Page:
Leonardo Da Vinci
Essay title: Leonardo Da Vinci
Leonardo da Vinci: scientist, mathematician, engineer, inventor, anatomist, painter, sculptor, architect, musician, and writer remains a subject of fascination despite his death over 450 years ago. His paintings are some of the most easily recognized artwork in the world today, such as the Mona Lisa and The Last Supper. Some of his scientific designs were so visionary, they weren’t able to be realized in his time. Even today, he remains a subject of fascination for millions of people, even having a recent bestseller capitalizing on his name. The question I’d like to examine is “why?”. Why are people so fascinated by the life and accomplishments of da Vinci rather than some of his contemporaries such as Michaelangelo , Raphael, or Botticelli? I intend to investigate his life and works and illustrate some of the ways he revolutionized the fields to which he applied himself to provide some answers.
Leonardo da Vinci was born out of wedlock in 1452 to a peasant woman named Caterina and a gentleman of means named Ser Piero da Vinci in the pastoral setting of the Florentine town of Vinci. The information on Leonardo’s mother is sparse, most sources state she was a woman of low station, perhaps the daughter of a woodcutter. The fact that her birth is not included in the town census records (or Catasto) is cited as evidence of her poor birth. Her relationship with Ser Piero can only be speculated. Whether their passion was fleeting or if it was true love is immaterial given the nature of marital alliances and the differences of their financial station. Ser Piero carried through with an arranged marriage 8 months after Leonardo’s birth and his mother eventually married a mercenary (presumptively arranged by Leonardo’s grandfather). At the age of 5 years, he moved in with his father.
The information on Leonardo’s early life is sparse. There are 2 instances that were significant enough for Leonardo to record and reflect upon. The first was an incident where a hawk swooped out of the sky above his cradle and dipped his tail feathers in Leonardo’s mouth. There have been many attempts to psychoanalyze this particular fantasy,, drawing in the likes of Sigmund Freud (whose analysis was inherently flawed because he misinterpeted the word “vulture” for “hawk”, and thus the vulture symbolism is immaterial) The other was of him discovering a cave and recorded his emotions at being, on one hand, terrified that some great monster might lurk there and on the other, driven by curiosity to find out what was inside. Not a lot of detail is to be had for the next 10 years of Leonardo’s life beyond the fact that he received very little “formal” education. Vasari makes a short comment and described Leonardo as a distractable student:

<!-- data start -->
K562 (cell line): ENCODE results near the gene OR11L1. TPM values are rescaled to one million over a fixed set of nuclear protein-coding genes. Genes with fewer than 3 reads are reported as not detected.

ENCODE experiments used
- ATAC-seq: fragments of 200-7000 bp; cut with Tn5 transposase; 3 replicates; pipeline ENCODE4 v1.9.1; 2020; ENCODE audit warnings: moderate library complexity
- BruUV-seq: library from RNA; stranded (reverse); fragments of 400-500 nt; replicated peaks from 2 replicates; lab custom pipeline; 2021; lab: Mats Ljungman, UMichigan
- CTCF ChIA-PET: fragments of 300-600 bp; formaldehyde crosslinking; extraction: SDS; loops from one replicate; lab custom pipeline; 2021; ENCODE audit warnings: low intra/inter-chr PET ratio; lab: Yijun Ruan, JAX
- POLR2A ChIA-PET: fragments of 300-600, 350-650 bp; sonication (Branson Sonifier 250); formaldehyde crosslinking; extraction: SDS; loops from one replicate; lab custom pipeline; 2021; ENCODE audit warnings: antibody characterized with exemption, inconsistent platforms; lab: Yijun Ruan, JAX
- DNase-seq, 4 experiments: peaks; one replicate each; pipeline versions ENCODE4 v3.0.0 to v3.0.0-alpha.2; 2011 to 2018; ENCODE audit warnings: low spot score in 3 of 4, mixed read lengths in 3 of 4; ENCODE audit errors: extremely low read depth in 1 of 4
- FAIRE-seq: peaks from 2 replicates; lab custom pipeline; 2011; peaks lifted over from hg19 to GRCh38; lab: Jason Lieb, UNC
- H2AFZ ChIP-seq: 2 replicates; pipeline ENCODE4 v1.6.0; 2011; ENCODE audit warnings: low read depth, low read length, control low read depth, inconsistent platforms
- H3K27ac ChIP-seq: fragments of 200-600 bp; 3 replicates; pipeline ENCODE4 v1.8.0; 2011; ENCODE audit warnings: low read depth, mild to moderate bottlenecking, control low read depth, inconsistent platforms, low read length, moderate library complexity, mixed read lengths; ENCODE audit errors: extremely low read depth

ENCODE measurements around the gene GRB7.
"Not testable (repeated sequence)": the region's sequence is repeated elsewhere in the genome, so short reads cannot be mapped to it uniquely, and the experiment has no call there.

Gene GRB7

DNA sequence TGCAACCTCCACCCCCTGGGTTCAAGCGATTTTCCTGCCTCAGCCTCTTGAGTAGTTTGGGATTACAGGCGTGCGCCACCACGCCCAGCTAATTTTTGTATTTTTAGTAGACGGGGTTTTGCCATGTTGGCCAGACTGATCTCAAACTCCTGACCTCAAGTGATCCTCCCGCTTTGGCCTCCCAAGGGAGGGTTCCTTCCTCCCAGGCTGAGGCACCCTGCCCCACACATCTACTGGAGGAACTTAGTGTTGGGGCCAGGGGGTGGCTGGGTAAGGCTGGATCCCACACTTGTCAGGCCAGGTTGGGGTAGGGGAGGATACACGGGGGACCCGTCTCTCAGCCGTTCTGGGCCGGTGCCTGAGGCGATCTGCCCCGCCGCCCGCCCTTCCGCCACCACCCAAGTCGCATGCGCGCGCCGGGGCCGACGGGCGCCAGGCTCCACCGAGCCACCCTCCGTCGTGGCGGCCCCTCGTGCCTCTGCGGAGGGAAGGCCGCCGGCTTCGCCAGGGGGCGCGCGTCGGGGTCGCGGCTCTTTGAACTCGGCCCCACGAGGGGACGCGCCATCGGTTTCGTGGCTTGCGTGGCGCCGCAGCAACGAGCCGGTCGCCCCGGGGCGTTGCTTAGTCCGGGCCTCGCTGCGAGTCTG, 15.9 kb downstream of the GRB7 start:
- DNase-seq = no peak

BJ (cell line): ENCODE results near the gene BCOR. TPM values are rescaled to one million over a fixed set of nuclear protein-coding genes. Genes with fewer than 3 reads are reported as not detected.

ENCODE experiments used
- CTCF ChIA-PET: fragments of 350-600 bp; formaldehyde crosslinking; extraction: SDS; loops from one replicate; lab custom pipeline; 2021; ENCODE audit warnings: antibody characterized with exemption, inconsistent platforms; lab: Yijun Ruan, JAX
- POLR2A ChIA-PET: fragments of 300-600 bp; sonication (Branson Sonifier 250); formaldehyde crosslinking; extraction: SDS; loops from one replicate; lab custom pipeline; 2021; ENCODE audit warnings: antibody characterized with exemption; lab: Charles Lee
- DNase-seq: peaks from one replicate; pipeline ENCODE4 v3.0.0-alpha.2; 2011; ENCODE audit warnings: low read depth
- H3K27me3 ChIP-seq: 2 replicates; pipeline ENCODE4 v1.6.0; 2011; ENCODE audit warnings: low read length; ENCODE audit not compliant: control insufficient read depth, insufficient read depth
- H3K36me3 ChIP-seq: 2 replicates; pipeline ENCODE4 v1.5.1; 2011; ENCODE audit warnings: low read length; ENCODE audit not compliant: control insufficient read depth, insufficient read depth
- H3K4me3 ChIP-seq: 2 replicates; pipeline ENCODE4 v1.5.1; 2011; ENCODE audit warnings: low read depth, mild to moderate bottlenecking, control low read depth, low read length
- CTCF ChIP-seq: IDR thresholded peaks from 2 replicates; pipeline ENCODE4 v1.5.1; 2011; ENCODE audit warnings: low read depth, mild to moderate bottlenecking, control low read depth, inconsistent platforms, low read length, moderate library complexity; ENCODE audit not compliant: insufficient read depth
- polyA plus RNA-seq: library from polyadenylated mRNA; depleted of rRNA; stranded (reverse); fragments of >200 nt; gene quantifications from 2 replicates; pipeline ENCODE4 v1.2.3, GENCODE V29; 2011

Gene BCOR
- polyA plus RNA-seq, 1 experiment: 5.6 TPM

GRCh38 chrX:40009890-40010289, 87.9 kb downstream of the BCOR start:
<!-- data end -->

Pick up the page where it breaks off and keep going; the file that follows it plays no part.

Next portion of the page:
He would have been very proficient in his early lessons if he had not been so volatile and unstable. He set himself to learn many things only to abandon them almost immediately. When he began to learn arithmetic, in a few months he made such progress that he bombarded the master who was teaching him, and very often outwitted him.
This “volatility” and “instability” is evidenced throughout his life simply by looking at his sketchbooks. It seems as if he moved from interest to interest as he conceived them, leaving many unfinished thoughts, drawings, and projects when a new thought or design caught his attention.
Sometime, around the age of 15, Ser Piero showed some of Leonardo’s sketches to a master in Florence named Andrea Del Verrocchio. Verrocchio was a well respected painter, sculptor, goldsmith, and most importantly, a great teacher. He recognized Leonardo’s genius immediately and accepted him as an apprentice in 1470. It is in this studio where Leonardo began to from friendships with contemporaries like Perugino, Botticelli, and Lorenzo di Credi. This is where Leonardo learned the fundamentals that would serve him so well for the rest of his life. One of the first pieces of artwork Leonardo is credited with working on was created around this time. It was the piece The Baptism of Christ (1472-1475) designed by Verrocchio for the monks of Vallombrosa. According to Vasari, Leonardo painted the angel on the left, kneeling with drapery over its right arm. While this may be true, Vasari next claimed that Verrocchio